In one particular example, there was a deliberate specification change - 4831. Both started out the same as Hodgdon acquired and sold bulk IMR-4831 from government stocks (a 20mm cannon propellant) and it proved a very successful product with surplus supplies lasting welll into the 1960s. (Demand for slow burners was a lot lower than today.) Over time, the surplus IMR-4831 dried out a little and this affected the burning rate making is slower. By the time the last of the surplus stock was being sold, it had become significantly slower burning than newly manufactured IMR-4831 from DuPont with a 2gn or so difference in maximum loads in 270 Win for instance. When Hodgdon sourced new supplies it specifically requested that this slower rate be continued as users were used to it and there were safety implications in people not adjusting loads down. This has continued until now.

    Of the same name grades, I can't comment on 4198 as I've little experience of this pair, but 4895 generally sees the IMR version allowing slightly heavier charges and sometimes producing higher MVs, the 4350s are close but IMR has longer kernels and space constrained cartridge designs may see IMR need compressed loads where the H version just fills the case, and the 4831s are noticeably different as noted, also having different densities between regular 4831s and the short-cut variety. The members of these pairings can be used as substitutes in almost all cases, but not at identical loadings. Also, there are many examples where a particular cartridge and bullet weight really shines with one or other - H4831sc in L-R .284 Win, 7mm Shehane and 7mm WSM F-Class loadings with 180gn bullets. IMR-4831 can be substituted with reduced max loads, but doesn't do the business nearly as well when you're looking for sub quarter-MOA precision and small velocity spreads. In a 270 Win sporting rifle with 130s with worked up loads for the pair, the user may well not see any difference that matters or finds that the IMR version suits better with say slightly higher MVs. Or, then again, the performance on the hill is not an issue, but the long-grain IMR version is regarded as a pain when it comes to metering in a powder measure with cut grains in the rotor, or the RCBS Chargemaster or similar modern device is more prone to produce over-charges.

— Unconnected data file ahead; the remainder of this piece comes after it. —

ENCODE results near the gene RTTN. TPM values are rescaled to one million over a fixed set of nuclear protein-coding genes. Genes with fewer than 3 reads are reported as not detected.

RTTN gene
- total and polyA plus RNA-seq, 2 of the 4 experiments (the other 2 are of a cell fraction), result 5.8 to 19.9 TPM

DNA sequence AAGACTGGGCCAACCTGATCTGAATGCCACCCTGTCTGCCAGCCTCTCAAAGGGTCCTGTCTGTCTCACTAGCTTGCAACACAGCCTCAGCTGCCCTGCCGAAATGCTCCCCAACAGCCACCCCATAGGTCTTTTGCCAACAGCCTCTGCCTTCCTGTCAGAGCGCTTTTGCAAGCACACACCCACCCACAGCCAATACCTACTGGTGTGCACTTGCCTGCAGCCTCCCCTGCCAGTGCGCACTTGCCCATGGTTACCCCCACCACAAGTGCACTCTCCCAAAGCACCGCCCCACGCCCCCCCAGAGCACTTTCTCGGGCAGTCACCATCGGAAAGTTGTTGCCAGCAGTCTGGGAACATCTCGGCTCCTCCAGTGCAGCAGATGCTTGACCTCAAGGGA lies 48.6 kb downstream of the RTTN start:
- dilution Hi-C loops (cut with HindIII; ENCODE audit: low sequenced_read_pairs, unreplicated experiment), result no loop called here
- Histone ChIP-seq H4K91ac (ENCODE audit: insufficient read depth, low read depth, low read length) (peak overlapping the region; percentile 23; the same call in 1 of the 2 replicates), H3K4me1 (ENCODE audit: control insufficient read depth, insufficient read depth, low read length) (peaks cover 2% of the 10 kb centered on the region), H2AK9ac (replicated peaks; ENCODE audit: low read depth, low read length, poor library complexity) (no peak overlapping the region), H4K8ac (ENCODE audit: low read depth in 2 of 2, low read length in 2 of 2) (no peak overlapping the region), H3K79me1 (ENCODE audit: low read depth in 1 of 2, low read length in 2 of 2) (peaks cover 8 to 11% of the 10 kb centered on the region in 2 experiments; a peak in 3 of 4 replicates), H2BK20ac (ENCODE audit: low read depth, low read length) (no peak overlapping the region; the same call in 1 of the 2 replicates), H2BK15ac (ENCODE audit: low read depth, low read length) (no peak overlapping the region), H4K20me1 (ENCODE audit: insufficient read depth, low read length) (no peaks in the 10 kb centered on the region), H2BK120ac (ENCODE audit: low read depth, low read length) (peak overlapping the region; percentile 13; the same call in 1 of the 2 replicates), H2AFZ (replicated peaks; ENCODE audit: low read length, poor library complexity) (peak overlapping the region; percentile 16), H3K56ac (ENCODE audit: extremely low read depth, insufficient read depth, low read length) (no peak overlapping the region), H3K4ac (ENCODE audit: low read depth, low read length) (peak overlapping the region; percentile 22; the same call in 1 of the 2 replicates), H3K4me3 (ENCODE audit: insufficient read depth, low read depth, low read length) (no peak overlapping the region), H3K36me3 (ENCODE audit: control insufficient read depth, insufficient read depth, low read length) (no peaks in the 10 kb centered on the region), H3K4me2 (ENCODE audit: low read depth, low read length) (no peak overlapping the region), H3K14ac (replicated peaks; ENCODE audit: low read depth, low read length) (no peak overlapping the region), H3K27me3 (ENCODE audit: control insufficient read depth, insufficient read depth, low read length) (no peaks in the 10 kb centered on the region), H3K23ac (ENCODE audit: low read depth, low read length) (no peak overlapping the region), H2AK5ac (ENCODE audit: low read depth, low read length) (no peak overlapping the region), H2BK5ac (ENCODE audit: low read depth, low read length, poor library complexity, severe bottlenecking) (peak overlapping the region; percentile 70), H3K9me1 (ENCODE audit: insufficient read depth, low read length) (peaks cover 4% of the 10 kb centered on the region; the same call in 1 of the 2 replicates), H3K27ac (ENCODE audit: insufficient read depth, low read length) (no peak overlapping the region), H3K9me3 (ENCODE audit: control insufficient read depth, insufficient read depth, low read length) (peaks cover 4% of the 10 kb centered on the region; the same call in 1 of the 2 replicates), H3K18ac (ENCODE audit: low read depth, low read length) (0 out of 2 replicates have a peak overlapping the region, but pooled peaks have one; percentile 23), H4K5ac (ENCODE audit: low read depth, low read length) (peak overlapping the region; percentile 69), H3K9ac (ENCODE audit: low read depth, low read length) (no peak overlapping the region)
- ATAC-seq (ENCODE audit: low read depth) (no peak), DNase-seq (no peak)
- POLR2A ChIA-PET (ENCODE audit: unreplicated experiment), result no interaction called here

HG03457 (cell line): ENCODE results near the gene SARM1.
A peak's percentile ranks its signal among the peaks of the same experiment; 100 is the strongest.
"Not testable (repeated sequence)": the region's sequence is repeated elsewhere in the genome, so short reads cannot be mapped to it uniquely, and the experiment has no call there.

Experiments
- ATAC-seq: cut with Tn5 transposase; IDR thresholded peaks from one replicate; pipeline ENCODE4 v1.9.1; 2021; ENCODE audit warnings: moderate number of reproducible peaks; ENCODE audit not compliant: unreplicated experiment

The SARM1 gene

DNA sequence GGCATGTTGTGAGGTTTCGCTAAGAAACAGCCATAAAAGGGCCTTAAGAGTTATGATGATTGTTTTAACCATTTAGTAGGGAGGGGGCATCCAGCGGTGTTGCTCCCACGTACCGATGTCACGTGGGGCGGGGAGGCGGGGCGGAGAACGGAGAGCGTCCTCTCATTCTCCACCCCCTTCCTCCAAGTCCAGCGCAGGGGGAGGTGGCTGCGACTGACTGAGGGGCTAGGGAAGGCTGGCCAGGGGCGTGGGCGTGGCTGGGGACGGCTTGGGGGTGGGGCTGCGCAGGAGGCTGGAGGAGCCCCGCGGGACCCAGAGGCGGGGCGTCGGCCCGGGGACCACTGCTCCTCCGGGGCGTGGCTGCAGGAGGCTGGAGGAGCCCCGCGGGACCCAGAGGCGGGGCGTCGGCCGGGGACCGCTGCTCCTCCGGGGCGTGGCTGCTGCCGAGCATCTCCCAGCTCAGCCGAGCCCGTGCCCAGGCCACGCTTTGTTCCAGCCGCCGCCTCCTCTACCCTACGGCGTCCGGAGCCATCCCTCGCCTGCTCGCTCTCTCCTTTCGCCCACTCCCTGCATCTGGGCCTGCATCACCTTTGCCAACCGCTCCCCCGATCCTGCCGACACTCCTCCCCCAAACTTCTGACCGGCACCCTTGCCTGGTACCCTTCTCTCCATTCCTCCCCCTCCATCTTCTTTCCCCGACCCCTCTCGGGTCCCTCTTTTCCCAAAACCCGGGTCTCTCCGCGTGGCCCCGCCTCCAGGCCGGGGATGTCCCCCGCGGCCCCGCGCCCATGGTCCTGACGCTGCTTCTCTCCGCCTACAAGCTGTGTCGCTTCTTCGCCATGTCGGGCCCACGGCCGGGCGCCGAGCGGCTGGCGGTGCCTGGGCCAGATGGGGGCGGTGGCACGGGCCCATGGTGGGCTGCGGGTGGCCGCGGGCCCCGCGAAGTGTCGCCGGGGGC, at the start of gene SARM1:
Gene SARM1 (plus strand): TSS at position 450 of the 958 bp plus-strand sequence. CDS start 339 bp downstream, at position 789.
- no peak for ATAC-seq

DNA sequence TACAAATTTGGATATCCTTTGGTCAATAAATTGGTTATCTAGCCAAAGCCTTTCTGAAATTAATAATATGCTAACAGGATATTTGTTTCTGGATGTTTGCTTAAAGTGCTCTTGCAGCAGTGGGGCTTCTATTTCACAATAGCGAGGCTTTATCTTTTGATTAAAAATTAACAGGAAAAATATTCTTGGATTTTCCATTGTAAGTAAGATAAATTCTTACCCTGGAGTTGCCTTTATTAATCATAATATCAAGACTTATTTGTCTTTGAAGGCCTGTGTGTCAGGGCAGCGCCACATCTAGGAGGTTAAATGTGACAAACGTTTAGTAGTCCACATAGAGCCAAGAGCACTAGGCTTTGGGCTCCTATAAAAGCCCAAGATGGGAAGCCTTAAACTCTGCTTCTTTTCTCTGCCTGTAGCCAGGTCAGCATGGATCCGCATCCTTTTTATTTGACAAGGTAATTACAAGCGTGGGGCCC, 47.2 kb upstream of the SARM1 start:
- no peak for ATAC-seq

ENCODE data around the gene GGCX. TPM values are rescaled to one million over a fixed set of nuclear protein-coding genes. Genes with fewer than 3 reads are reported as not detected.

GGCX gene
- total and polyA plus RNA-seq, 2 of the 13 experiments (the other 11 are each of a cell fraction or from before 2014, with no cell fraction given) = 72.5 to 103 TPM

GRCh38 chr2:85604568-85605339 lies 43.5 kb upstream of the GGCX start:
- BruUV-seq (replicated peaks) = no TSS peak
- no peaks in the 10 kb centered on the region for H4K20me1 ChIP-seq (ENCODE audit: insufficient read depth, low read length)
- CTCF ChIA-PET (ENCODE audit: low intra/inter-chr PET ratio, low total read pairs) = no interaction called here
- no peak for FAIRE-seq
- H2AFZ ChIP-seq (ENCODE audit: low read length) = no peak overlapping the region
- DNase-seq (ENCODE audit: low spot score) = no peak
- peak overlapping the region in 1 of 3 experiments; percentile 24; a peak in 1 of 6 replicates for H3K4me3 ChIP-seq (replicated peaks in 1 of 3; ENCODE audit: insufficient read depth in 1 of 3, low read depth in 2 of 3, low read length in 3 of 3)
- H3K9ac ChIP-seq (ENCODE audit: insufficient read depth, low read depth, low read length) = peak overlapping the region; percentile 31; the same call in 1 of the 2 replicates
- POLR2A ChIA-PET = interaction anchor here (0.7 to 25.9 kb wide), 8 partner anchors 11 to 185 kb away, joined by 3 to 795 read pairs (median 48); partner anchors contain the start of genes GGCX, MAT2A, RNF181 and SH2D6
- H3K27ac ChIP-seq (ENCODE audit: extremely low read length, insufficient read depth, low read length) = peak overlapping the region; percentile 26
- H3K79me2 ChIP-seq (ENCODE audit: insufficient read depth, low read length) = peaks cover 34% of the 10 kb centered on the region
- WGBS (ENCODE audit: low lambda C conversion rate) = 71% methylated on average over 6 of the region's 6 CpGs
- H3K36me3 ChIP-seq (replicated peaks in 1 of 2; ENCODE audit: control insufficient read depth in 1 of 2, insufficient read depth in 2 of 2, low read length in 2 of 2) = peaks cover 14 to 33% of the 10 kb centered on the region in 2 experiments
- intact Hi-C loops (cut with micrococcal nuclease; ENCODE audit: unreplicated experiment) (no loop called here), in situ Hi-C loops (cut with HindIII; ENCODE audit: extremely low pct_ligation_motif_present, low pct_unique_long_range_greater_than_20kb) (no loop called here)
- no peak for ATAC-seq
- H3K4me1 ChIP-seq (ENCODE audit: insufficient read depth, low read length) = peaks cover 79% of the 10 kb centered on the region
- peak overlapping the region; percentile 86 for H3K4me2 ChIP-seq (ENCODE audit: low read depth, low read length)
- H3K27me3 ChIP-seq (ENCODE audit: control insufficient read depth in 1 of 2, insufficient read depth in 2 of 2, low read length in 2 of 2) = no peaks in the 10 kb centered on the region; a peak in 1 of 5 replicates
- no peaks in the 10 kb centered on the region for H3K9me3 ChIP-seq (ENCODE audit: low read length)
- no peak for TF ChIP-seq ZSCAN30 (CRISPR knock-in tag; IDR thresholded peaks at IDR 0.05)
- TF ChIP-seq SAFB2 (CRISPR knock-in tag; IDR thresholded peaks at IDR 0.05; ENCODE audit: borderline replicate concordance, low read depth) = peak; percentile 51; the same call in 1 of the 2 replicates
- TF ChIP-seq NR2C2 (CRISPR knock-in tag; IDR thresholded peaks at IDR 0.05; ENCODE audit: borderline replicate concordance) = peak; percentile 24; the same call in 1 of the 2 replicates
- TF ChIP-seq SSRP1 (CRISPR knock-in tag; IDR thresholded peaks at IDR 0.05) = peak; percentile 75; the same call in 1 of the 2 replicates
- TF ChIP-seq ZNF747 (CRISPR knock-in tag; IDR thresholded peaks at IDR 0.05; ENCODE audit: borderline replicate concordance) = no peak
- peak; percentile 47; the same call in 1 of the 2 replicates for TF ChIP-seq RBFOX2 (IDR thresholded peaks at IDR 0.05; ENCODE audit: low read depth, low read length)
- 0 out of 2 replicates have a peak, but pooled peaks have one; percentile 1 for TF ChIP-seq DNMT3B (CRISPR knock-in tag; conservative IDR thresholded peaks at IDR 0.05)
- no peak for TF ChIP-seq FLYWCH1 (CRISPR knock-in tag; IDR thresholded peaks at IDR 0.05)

Last edited by Laurie; 20-08-2015 at 11:06.

  7. #7
    SD Regular Mr. Gain's Avatar
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    Quote Originally Posted by palmer_mike View Post
    Ok, possibly a dumb question.....
    "Dumb" questions can sometimes lead to illuminating answers (Thanks Mike, Laurie!)
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  8. #8
    And also note that they seem to come in the same size and shaped tubs with quite similar labels. So much so that the last time I bought some IMR 4831 I some how managed to end up with a tub of H4831 in the cupboard when I went to open it a couple of months later. As it was unopened the gunshop from where I bought it happily changed it as he had also thought he had sold me some IMR 4831 - he'd got picked the wrong tub up, and I hadn't checked carefully enough!

    And if you go to the Data Centre at Take Aim at Rifle Reloading Data | Hodgdon Reloading - quite a few differences - this for the 7x57

    Bullet Diam.

    Vel. (ft/s)



    Vel. (ft/s)



    40,400 CUP

    46,000 CUP

    IMR 4350

    39,600 CUP

    45,300 CUP
    Last edited by Heym SR20; 20-08-2015 at 16:22.